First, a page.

Review: Nubia Watch – If only the software was as flexible as its screen
For $200, are looks enough for a smartwatch?
Back in September, we put the spotlight on a new wearable from Nubia, the Nubia Watch. Over 800 backers decided to jump aboard to get one of the quirky smartwatches, which featured a 4.01-inch flexible OLED screen.
Instead of a small screen that’s housed inside a small area of the watch, the screen on the Nubia Watch wraps around your wrist, almost turning it into an OLED bracelet. That part of the watch is protected by ceramic-coated metal links, just like a high-end watchband, with the rest being silicone like a fitness tracker.
We’ve been using an early model here at KnowTechie for the last few weeks, so let’s take a look and see what those backers are in for once shipping starts.
Let’s talk specs
The Nubia Watch is powered by the same Qualcomm Snapdragon Wear 2100 chipset that most Android-based smartwatches are powered by. It’s not bad, and since Nubia paired it with 1GB of RAM, it’s no slouch, even with that huge screen. It’s got 8GB of internal storage, although the operating system takes up part of that, so I see about 4GB free that you can transfer MP3s onto for music while you run.
It’s got WiFi but only up to N speeds, Bluetooth 4.1, GPS, an optical heart rate sensor, a compass, gyro, and accelerometer; everything you’d expect from a smartwatch. Well, almost everything. There’s no NFC, which would have made this watch even better if you wanted to leave your wallet at home. It’s got a 425 mAh battery, which can give up to seven days of use in low-power mode or a couple of days in normal usage.
In China, it’s got eSIM compatibility so that you can turn it into your phone. No such luck for the rest of the world, as it doesn’t have the band support needed for LTE elsewhere. That’s a shame; it’d certainly scratch my itch for a wrist-based communicator that I dreamed of growing up watching things like Dick Tracy and Inspector Gadget.
So, is it any good?
Okay, to answer this, I have to talk about the hardware first. That’s honestly pretty great, the OLED is gorgeous, and the screen is fairly responsive to input, even on the curved sections. I’ve noticed a few minor freezes, usually when using the screen unlock, so maybe leaving that off would be a good idea. The watch feels premium, and all of the hardware is of high quality. It has a proprietary charger puck, so you’ll want to keep hold of that, but that’s not unusual for smartwatches; I’ve got a drawer full of chargers just for watches.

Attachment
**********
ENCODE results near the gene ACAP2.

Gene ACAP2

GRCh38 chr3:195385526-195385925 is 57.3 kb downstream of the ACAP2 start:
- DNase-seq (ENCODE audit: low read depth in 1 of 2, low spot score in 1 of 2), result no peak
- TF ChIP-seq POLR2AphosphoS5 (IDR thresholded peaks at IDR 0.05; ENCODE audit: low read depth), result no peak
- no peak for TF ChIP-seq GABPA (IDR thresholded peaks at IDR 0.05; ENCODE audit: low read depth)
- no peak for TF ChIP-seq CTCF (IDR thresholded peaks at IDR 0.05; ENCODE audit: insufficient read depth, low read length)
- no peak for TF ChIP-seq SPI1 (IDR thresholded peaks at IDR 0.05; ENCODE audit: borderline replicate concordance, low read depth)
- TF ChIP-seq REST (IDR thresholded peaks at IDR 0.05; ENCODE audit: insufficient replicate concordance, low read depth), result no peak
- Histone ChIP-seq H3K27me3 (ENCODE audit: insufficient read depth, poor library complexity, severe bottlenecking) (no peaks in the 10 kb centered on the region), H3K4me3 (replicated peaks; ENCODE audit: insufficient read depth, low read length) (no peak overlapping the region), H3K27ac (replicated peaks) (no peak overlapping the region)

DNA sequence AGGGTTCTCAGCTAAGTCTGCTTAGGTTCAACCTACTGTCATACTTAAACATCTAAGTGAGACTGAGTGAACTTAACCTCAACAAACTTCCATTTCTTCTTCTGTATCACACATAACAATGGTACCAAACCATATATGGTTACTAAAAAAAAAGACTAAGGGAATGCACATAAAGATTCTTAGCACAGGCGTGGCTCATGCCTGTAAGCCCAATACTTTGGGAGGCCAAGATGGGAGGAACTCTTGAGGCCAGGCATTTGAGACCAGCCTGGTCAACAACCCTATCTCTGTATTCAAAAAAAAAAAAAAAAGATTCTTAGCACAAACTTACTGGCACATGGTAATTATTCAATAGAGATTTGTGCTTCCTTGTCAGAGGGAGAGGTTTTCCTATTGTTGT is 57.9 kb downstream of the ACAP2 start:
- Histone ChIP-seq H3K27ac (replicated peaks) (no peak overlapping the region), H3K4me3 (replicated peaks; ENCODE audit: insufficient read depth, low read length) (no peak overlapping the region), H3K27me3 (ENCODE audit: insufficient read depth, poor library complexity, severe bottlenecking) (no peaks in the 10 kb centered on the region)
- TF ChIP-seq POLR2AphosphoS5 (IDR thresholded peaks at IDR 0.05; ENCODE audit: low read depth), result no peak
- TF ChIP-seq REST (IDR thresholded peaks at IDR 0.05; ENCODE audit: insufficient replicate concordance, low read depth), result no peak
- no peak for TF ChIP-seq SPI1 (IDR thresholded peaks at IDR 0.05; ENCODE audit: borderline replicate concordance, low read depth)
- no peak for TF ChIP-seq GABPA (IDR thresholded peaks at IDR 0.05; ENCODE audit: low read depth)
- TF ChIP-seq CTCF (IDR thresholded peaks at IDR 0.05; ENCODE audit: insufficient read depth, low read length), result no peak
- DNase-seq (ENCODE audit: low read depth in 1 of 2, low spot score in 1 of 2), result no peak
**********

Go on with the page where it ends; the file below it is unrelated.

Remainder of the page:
It doesn’t feel bulky or heavy on the wrist either, which is important for the size. I don’t want to keep some smartwatches on my wrist for extended periods of time, which kind of defeats the point of having all of the health tracking capabilities.
The software, however, feels like a work in progress. The sports modes are fairly useful, showing things like calories burned, steps, heart rates, speed, distance, and duration, and if you have the GPS turned on, a map of your route. They’re only viewable in the Nubia Wear app though, with no way to export it to any of the popular services such as Apple Health or Strava.
It’s got many pre-set watch faces, which are all fairly interesting and designed to take advantage of the OLED panel’s extra screen space. It’d be nice to see the ability to customize your own watch faces at some point, maybe as part of the smartphone app, which doesn’t have many functions inside it so far. It’s mainly for linking your watch and seeing things like step counts and battery life.
So, should I buy one?
The Nubia Watch is a showcase for flexible OLED technology, which looks great on the wrist. I can’t speak to how well that screen will hold up over time, although it is better protected inside the metal watch components than most folding smartphones seem to be. It’s well-built and premium-looking, even when viewed next to other metal watches.
The thing is, for $200, are looks enough for a smartwatch? Software and feature set are the reasons people buy smartwatches and why Apple and Fitbit are the class leaders. The overall experience on the Nubia Watch is lagging behind, so maybe once Nubia adds more to the software side of things, this will be a worthy device.
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